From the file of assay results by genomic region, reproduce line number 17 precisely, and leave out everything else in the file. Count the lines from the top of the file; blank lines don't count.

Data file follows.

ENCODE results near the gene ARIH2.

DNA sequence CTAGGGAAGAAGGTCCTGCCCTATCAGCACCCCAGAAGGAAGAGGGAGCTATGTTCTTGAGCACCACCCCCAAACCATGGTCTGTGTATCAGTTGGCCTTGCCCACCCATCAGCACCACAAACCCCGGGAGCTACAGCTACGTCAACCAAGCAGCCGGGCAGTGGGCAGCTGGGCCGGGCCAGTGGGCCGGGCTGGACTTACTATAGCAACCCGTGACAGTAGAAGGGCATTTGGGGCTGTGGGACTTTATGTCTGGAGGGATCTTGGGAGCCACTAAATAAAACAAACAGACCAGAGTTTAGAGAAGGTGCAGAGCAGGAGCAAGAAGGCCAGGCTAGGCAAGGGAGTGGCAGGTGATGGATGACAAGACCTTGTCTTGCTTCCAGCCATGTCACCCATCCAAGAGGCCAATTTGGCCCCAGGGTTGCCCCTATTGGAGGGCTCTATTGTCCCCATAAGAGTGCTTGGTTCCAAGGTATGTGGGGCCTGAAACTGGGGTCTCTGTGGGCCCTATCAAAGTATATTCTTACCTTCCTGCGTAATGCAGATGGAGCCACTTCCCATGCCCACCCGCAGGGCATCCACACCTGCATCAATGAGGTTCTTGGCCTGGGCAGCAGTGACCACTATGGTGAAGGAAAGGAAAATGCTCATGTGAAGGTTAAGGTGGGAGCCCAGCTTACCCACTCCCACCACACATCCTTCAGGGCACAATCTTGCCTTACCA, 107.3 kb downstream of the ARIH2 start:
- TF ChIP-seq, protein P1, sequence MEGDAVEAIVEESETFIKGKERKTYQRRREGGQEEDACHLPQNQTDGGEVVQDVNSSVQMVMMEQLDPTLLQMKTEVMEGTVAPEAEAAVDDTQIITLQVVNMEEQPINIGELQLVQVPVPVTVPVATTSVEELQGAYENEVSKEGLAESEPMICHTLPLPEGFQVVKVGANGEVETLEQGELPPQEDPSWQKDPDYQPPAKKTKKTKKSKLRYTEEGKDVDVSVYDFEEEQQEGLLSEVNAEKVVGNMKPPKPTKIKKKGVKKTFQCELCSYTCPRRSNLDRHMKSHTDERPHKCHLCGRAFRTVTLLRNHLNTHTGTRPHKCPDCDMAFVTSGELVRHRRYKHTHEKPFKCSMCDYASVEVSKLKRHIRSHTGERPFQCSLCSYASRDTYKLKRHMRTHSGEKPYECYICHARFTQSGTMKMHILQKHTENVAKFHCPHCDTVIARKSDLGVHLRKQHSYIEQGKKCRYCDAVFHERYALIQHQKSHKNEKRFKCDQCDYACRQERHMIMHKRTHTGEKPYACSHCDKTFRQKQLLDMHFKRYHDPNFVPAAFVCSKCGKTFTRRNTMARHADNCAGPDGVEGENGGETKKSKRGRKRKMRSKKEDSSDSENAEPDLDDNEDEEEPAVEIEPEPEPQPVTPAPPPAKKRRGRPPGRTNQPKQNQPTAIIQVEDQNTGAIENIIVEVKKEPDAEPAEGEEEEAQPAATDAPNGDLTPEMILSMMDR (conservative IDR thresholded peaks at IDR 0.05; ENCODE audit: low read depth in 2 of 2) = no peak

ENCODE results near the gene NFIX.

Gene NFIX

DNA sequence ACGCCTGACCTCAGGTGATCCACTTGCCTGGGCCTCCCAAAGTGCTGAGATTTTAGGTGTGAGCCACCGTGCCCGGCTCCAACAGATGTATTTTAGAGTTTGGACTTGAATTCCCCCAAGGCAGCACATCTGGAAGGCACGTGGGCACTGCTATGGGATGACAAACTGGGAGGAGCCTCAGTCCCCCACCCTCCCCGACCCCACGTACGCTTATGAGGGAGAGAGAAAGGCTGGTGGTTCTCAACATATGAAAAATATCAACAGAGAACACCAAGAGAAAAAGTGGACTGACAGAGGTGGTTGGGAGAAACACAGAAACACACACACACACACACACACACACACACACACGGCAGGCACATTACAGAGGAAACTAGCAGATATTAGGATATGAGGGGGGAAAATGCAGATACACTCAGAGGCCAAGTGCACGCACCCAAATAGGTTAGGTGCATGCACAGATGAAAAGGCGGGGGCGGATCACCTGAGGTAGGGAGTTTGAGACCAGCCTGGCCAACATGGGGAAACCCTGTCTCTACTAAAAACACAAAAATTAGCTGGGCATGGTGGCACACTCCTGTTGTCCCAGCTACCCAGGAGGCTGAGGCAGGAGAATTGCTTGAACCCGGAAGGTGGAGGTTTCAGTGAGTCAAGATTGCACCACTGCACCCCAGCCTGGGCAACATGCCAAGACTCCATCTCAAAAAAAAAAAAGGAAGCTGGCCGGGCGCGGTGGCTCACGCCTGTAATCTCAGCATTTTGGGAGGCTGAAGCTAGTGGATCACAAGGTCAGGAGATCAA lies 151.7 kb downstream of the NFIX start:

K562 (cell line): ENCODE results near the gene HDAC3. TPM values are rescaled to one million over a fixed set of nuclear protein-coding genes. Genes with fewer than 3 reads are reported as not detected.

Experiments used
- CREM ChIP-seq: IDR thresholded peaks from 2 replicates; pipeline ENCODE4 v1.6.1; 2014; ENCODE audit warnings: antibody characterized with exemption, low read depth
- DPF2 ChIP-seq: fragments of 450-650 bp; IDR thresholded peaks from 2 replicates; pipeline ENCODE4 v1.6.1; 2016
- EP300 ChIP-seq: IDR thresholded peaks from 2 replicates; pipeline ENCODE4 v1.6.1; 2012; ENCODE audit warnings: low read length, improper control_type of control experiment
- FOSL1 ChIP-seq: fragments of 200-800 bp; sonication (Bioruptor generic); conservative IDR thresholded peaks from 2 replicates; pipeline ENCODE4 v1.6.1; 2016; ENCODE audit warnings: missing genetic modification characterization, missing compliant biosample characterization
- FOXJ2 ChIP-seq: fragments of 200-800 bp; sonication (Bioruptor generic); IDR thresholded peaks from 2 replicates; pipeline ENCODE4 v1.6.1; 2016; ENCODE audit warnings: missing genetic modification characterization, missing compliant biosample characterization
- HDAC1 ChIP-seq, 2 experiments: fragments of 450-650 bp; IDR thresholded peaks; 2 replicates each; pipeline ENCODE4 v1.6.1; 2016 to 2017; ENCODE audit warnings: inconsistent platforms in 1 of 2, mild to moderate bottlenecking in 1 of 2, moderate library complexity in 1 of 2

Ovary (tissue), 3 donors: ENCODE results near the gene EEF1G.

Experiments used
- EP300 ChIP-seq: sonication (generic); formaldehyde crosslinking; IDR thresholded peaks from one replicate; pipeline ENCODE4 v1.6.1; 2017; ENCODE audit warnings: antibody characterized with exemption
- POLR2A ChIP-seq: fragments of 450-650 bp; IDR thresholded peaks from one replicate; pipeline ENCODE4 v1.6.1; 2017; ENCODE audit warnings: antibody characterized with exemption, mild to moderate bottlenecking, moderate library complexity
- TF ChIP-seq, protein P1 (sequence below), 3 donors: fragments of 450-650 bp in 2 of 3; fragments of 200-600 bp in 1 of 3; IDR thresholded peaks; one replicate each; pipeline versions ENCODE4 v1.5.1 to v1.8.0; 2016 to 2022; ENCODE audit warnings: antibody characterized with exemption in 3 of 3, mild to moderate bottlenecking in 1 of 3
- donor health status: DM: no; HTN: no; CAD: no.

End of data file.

- EP300 ChIP-seq: sonication (generic); formaldehyde crosslinking; IDR thresholded peaks from one replicate; pipeline ENCODE4 v1.6.1; 2017; ENCODE audit warnings: antibody characterized with exemption